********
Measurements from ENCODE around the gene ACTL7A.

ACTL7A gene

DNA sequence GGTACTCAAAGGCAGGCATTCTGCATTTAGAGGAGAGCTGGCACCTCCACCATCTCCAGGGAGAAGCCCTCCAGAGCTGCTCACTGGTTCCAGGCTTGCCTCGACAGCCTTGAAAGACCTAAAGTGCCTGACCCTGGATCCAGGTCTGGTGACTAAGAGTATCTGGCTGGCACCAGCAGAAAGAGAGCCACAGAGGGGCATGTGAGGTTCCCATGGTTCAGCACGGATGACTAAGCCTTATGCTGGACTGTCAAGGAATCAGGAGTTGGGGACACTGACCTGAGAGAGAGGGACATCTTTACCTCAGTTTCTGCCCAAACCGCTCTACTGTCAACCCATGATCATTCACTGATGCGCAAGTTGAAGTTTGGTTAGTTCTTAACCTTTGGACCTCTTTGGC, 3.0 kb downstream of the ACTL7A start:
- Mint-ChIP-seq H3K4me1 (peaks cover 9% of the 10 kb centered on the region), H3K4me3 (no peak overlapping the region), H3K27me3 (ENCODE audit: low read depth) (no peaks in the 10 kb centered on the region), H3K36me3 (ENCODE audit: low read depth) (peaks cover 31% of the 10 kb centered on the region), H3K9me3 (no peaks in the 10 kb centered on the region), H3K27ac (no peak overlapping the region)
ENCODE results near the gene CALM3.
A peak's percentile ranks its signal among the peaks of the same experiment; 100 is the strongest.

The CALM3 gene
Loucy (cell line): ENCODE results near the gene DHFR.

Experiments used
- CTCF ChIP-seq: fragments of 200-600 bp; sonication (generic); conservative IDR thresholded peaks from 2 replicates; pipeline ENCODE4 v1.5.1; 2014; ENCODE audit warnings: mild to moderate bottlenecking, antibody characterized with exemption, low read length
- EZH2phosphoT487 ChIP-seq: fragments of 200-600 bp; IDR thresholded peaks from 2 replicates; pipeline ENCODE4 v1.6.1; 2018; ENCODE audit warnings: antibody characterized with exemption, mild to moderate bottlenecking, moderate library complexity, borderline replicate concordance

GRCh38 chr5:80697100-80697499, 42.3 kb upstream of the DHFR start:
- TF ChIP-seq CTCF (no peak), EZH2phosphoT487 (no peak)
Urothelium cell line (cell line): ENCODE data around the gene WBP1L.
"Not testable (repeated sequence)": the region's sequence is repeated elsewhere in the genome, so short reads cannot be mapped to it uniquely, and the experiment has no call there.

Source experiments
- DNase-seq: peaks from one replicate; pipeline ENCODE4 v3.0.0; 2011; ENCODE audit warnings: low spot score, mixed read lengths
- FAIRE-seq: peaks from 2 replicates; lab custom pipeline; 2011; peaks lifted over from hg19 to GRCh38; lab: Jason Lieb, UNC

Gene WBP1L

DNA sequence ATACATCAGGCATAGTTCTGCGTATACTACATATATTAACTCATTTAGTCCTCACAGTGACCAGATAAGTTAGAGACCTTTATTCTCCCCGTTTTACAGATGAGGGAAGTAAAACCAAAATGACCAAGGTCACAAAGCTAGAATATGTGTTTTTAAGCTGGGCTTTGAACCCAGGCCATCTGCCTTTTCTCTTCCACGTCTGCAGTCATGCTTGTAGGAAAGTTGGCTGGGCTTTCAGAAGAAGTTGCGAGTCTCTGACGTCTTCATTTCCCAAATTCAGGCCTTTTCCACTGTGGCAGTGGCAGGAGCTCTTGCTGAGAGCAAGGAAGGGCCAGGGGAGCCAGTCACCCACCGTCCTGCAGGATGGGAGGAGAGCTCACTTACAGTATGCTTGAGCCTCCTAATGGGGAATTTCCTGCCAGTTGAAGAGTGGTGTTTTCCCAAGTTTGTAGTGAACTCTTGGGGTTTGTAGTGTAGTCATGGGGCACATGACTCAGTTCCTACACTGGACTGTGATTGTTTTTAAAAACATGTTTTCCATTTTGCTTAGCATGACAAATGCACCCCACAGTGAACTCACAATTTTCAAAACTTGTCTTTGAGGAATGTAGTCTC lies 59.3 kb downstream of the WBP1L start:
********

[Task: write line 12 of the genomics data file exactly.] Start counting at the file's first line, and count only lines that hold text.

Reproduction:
GRCh38 chr5:80697100-80697499, 42.3 kb upstream of the DHFR start: